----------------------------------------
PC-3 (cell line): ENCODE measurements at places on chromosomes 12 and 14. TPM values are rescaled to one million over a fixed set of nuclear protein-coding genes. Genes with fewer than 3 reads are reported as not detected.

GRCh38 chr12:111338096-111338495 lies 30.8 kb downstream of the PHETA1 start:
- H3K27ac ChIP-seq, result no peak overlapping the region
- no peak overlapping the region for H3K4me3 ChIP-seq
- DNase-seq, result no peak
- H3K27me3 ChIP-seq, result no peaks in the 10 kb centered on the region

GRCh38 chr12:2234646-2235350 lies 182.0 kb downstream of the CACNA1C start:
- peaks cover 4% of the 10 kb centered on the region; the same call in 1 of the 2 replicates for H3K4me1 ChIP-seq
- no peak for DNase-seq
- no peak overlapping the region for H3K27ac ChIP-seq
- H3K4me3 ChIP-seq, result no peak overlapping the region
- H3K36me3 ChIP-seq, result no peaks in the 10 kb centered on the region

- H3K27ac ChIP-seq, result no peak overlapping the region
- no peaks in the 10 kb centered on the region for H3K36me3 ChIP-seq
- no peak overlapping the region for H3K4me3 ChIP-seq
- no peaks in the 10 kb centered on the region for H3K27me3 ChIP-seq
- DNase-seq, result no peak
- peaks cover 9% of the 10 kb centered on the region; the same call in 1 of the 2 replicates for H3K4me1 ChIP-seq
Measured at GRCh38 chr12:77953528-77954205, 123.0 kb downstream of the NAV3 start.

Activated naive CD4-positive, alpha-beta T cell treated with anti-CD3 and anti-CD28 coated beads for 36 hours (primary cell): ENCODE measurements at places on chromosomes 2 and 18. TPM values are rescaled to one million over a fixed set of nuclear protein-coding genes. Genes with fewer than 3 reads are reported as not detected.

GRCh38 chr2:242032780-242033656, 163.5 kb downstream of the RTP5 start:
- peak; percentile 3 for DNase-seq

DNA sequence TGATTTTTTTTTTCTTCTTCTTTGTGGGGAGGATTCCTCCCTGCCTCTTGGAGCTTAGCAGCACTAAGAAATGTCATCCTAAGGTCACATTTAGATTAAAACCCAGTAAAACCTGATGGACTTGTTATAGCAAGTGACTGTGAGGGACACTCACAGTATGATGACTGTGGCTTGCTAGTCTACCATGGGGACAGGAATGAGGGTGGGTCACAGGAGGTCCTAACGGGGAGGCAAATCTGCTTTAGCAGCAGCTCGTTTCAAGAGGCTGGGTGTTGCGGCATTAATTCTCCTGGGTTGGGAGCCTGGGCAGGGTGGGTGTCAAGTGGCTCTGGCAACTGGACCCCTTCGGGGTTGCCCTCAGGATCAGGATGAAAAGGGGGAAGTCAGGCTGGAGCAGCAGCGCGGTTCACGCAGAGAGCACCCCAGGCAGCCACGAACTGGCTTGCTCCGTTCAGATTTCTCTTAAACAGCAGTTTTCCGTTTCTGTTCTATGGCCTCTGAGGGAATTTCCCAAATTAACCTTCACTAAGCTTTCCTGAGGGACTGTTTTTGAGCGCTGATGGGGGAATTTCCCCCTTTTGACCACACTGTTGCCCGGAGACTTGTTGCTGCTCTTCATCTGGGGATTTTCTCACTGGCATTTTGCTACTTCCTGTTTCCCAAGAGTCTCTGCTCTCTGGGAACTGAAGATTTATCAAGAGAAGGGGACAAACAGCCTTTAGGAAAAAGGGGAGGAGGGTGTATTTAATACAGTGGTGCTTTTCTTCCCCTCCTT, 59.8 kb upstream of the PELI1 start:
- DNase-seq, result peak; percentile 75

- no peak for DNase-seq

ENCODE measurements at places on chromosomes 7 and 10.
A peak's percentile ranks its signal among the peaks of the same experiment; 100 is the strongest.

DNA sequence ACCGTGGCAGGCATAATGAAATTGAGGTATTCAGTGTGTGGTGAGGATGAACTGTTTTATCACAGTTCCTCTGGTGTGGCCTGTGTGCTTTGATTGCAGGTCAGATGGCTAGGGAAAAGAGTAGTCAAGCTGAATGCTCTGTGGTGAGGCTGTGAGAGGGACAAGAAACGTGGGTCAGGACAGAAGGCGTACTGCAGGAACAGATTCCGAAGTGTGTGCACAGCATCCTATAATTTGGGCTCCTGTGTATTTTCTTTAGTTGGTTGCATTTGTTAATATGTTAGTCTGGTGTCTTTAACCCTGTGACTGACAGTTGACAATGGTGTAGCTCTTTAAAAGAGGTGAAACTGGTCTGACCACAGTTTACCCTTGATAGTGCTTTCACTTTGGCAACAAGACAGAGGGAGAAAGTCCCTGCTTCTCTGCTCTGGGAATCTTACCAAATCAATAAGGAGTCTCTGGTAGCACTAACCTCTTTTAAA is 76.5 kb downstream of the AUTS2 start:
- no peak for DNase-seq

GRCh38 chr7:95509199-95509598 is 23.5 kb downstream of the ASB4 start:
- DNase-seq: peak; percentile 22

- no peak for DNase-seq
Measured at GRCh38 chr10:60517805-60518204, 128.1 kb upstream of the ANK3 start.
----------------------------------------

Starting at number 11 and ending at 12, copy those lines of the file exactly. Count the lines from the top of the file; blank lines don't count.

- H3K4me3 ChIP-seq, result no peak overlapping the region
- H3K36me3 ChIP-seq, result no peaks in the 10 kb centered on the region